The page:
Coach D's Favourite Health Books
Updated: Feb 27
Let me start by saying, I'm a firm believer in the fact that there is NO "one-size-fits all" in health (or most things in life). In health, we're all the same, yet different and there are MANY ways we can achieve health and happiness.
That being said, this recommended reading list I DO NOT believe is a "magic bullet". It will NOT be some withheld secret information that will instantly transform your life. I'm a firm believer in taking bits of GOOD information and experimenting with them to see how it will positively impact your overall lifestyle. As much as I'd be very happy to hear one of these books changed your life, I'm truly hoping you can take some of their advice and information and put it to positive use in a way that works for YOU.
Below is a list of some of my absolute favourite health books, and go-to recommendations for clients, friends and family who are trying to help better their own health and daily lifestyle practices. If I could get everyone to read these books, that would be my ideal situation.
Coach D's Recommended Reads List
"The Ripple Effect" & "Rest, Refocus, Recharge" by Dr Greg Wells.
Dr Wells is an Exercise Physiologist from Toronto, ON. I've been fortunate enough to meet him in person, and his personality and demeanor are as fantastic as his books and information. Both of these books are packed full of excellent, simple and practical advice that anyone can put into action immediately to improve their health and wellbeing.
"The Monk who sold his Ferrari" by Robin Sharma
Another wonderful book, by another Canadian! Robin Sharma is an international motivational speaker who has some fantastic practical information and advice to better yourself personally and professionally. This book tells a story that teaches us so much about the power of simplicity and gratitude, and it's profound effects on us.
"10% Happier" & "Meditation for Fidgety Skeptics" by Dan Harris
This excellent book (10% Happier) is written by former news anchor/journalist, Dan Harris and tells the story of his journey from his on-air panic attack, to discovering the power of meditation (but in a realistic way). Dan's humour is fantastic, and he has really made the practice of meditation something that the everyday person can do (to whatever extent they prefer). His follow up book (Meditation for fidgety skeptics) takes his outlook, story and practice and within sharing a story/experiences about bringing meditation to the general public, is also a "how-to" book to help you with your own practice.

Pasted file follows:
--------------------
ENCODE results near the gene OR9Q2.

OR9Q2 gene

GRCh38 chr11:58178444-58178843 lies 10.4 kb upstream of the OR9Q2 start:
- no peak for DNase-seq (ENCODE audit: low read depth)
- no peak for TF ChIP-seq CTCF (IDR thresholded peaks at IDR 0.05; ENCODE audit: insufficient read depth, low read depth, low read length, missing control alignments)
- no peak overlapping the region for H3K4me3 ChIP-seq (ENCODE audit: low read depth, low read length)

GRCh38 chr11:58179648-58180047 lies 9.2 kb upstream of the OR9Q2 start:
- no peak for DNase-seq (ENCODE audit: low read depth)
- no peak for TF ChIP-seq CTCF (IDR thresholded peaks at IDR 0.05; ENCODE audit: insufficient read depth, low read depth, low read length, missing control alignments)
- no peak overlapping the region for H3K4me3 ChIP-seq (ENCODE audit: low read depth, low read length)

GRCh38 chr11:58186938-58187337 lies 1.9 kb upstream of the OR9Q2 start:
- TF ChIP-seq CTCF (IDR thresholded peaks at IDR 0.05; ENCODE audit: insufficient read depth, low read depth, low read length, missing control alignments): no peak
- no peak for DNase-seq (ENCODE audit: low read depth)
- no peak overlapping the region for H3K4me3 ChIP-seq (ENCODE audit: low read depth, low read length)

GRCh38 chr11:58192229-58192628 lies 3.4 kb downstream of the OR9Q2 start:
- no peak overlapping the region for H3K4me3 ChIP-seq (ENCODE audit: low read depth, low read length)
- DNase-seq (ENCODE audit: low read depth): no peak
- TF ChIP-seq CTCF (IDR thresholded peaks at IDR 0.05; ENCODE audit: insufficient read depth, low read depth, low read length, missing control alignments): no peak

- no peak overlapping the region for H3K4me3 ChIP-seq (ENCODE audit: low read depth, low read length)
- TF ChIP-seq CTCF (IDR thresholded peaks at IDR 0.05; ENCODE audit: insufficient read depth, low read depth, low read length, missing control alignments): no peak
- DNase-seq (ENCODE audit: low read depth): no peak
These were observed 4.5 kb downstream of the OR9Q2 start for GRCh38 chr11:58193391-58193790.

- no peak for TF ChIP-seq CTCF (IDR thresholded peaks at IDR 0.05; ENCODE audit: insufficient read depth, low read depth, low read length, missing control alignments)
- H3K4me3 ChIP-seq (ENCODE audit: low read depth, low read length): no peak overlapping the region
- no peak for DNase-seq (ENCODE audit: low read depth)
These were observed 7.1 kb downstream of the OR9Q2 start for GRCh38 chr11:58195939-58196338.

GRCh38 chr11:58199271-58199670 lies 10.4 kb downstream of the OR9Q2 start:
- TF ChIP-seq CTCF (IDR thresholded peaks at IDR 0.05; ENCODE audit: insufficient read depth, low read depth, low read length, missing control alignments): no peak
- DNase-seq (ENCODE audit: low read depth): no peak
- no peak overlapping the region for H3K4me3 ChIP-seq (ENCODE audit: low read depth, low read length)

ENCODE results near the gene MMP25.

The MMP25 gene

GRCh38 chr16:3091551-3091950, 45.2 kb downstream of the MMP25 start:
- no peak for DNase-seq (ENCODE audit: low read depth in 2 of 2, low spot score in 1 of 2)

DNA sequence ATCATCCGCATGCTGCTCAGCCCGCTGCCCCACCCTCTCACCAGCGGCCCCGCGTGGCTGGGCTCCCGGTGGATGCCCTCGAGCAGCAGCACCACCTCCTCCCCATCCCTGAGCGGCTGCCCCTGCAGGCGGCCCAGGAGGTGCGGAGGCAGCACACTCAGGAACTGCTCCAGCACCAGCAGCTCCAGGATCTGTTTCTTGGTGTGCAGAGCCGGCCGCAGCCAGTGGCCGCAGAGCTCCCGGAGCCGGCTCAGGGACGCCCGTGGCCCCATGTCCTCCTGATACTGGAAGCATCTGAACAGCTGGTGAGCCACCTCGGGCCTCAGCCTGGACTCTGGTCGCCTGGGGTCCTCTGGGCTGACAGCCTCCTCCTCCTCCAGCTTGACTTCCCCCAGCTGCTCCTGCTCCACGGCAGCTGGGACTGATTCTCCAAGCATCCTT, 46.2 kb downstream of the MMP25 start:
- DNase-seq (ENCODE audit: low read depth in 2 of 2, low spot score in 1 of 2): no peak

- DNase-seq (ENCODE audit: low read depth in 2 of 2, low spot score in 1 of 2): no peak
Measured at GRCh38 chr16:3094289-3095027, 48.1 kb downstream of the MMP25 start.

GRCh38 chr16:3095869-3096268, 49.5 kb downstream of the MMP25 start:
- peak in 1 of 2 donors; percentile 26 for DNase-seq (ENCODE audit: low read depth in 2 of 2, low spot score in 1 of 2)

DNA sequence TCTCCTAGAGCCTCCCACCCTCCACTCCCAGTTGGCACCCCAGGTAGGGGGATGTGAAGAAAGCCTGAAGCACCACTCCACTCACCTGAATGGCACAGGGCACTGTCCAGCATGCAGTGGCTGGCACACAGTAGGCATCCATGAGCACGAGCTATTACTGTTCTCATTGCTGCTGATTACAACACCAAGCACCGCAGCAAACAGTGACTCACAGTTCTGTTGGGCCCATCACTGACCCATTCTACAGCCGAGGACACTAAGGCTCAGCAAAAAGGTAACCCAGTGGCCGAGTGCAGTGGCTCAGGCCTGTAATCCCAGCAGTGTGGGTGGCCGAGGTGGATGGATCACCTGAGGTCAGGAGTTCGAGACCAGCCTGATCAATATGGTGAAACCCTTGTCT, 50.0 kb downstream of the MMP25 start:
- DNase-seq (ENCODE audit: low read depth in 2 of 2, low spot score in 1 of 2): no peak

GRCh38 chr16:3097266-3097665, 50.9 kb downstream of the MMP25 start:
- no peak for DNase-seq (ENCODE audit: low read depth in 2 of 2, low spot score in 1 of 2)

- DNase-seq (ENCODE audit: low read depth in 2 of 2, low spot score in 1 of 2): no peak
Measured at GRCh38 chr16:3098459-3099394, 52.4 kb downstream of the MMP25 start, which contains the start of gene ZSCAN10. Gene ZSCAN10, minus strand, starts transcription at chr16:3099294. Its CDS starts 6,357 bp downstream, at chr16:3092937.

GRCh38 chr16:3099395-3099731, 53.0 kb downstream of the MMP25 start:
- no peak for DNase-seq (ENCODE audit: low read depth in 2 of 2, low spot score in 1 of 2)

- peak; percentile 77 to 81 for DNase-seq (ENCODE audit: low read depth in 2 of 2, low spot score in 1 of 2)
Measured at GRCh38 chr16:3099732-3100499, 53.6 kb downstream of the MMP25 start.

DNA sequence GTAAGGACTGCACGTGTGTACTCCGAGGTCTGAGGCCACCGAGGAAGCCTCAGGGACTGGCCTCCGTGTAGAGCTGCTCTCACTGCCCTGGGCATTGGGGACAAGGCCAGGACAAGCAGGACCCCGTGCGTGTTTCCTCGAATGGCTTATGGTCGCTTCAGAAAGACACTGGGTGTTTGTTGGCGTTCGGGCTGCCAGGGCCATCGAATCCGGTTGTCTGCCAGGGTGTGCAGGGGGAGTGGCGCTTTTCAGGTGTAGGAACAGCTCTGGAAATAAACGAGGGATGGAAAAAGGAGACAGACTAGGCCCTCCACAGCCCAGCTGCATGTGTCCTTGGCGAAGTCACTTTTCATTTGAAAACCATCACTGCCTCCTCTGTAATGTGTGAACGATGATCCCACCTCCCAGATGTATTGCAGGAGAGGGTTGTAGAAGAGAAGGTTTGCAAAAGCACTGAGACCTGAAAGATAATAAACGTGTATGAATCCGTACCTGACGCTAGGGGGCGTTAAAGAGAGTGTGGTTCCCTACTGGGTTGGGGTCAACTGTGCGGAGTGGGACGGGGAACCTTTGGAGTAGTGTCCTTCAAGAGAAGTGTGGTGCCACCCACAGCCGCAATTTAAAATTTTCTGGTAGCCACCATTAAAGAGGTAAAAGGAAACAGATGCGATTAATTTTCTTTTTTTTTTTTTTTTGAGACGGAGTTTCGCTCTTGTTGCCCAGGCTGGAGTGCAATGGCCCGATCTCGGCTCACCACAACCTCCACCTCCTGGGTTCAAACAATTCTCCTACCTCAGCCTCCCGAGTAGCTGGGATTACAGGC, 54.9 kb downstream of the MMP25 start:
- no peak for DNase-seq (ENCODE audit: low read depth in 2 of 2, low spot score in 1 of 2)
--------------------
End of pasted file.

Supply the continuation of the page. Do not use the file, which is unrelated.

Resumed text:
"Move your DNA" by Katy Bowman
Katy Bowman is a biomechanist and author. I love her work, and this book is among several of hers I have on my shelf. I will say, this is the heaviest book on this list and (may) be a bit too much for some people. However, I will also say it is packed full of practical advice and great information that everyone will be able to understand.
Katy really helps us to better understand the difference between "exercise" and "movement" in our daily lives. So much great advice and insight!
"The Blue Zones: 9 Lessons for Living Longer" by Dan Buettner
Dan Buettner is a journalist, author and National Geographic explorer, who has a series of "Blue Zone" books out now (including Blue Zone cook books) that I am very interested in reading. This book offers excellent insight into the habits and practices of people who live in the world's blue zones (which are pockets of areas around the world with the highest rate of centurians - those who live to 100+ yrs old).
"Mindless Eating" by Dr Brian Wansink
This is a book that I read shortly out of college, somewhat by fluke. It was incredibly eye opening and looking back, it wasn't just decades ahead of it's time, but it's still very relevant today (possibly even more so). In the age of distraction, information overload and total confusion surrounding how to eat healthy (and still be happy), this book can help better understand some very cool facts and advice surrounding our eating habits, in a way that any of us can implement.
It's quite clear when you read this book that, Cal Newport was ahead of his time when he wrote this in 2016. Fast forward 7-years later and I feel this book is even more relevant now, which is a scary thought. This well thought out book, is truly something I feel everyone should read at least once!